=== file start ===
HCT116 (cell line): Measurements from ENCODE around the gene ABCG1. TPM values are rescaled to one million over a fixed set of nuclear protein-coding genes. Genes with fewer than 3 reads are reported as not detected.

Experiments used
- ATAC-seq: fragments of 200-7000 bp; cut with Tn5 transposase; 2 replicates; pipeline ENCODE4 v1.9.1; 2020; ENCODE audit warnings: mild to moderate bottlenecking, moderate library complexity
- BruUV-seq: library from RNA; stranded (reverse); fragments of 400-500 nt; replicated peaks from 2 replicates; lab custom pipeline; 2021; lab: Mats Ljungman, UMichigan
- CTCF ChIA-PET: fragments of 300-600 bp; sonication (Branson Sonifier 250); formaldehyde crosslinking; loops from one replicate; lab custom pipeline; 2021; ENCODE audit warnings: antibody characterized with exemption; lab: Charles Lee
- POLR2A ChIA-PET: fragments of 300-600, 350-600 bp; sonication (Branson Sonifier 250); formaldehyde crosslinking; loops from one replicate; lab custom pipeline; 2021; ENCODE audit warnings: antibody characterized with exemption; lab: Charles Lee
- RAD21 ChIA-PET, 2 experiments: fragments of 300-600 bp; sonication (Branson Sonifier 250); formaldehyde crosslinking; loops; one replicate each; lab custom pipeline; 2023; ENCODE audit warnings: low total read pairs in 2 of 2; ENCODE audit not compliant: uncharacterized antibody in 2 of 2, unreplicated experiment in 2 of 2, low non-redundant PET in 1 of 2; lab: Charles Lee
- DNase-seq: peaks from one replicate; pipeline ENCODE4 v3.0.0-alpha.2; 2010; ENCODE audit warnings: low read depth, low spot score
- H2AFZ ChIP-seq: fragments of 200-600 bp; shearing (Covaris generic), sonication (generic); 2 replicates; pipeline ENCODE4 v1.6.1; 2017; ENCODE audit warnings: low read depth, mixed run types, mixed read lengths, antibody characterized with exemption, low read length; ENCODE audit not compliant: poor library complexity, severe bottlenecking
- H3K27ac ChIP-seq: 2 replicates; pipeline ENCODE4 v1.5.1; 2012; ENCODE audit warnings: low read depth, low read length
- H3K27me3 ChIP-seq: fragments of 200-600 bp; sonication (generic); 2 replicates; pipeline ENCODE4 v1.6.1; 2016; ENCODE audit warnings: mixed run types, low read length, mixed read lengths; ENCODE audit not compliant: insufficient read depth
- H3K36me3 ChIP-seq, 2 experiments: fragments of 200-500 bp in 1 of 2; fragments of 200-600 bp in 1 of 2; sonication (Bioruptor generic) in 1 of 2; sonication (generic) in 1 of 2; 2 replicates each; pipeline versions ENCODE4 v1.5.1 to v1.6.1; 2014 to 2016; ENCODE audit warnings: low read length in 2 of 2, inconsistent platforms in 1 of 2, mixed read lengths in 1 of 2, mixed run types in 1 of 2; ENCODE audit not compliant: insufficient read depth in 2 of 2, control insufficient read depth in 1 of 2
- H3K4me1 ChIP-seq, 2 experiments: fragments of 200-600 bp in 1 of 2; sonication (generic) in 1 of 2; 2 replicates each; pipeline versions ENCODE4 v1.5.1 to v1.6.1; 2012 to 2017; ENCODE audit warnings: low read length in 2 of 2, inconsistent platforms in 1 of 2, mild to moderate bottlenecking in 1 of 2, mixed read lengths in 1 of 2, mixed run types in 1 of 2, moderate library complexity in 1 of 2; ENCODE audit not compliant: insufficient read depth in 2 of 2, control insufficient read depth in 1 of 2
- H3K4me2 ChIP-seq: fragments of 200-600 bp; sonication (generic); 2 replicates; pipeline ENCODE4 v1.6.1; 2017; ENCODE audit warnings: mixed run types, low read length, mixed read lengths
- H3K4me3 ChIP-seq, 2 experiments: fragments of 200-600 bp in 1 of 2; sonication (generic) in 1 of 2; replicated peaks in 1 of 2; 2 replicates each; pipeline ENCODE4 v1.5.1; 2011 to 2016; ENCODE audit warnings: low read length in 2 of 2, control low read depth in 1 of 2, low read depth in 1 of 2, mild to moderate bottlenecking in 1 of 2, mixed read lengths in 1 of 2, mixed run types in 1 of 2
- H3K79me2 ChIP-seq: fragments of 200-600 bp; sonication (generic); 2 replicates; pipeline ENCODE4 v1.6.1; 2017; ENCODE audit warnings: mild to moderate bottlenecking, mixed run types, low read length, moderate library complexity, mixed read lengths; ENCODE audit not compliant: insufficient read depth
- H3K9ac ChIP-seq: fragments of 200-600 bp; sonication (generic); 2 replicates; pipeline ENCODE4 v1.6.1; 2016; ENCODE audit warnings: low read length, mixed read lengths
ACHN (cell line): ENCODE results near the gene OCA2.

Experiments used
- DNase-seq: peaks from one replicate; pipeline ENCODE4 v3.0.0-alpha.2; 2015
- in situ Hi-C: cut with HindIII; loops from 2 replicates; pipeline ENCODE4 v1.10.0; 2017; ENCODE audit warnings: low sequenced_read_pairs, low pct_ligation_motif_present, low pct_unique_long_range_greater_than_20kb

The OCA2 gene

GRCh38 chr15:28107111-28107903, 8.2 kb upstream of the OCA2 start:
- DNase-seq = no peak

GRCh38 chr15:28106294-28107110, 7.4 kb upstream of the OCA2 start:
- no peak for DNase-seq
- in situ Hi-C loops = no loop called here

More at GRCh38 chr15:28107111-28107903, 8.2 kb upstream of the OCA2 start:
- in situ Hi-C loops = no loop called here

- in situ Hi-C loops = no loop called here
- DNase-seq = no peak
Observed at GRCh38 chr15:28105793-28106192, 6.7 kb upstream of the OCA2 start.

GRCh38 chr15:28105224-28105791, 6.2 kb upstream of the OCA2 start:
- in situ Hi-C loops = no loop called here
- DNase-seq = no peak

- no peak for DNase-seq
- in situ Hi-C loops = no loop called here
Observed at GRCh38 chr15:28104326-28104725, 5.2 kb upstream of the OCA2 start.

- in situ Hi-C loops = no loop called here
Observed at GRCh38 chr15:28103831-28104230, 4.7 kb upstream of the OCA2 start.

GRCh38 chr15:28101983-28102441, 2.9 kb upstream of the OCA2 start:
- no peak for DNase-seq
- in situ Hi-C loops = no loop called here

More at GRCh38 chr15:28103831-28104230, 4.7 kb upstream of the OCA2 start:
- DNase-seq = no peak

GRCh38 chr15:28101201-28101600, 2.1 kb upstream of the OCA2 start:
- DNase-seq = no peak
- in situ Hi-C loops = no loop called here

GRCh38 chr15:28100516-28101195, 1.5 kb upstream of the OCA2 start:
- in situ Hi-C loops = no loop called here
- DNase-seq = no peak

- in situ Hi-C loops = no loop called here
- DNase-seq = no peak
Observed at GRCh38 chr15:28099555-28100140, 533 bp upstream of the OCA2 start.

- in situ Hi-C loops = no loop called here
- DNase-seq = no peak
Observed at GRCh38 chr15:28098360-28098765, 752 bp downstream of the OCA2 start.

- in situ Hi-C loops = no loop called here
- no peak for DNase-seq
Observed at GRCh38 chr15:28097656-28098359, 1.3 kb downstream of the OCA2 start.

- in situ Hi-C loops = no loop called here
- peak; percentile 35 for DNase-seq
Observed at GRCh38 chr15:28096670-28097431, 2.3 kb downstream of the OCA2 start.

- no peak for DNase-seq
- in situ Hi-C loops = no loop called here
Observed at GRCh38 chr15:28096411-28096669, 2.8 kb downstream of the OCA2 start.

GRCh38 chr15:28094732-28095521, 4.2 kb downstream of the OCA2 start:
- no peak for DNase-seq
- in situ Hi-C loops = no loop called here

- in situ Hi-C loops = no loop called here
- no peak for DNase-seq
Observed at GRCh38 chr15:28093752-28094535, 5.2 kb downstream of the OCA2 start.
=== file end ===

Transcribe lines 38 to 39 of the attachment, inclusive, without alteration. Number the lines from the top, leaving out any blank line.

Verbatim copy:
Observed at GRCh38 chr15:28104326-28104725, 5.2 kb upstream of the OCA2 start.

- in situ Hi-C loops = no loop called here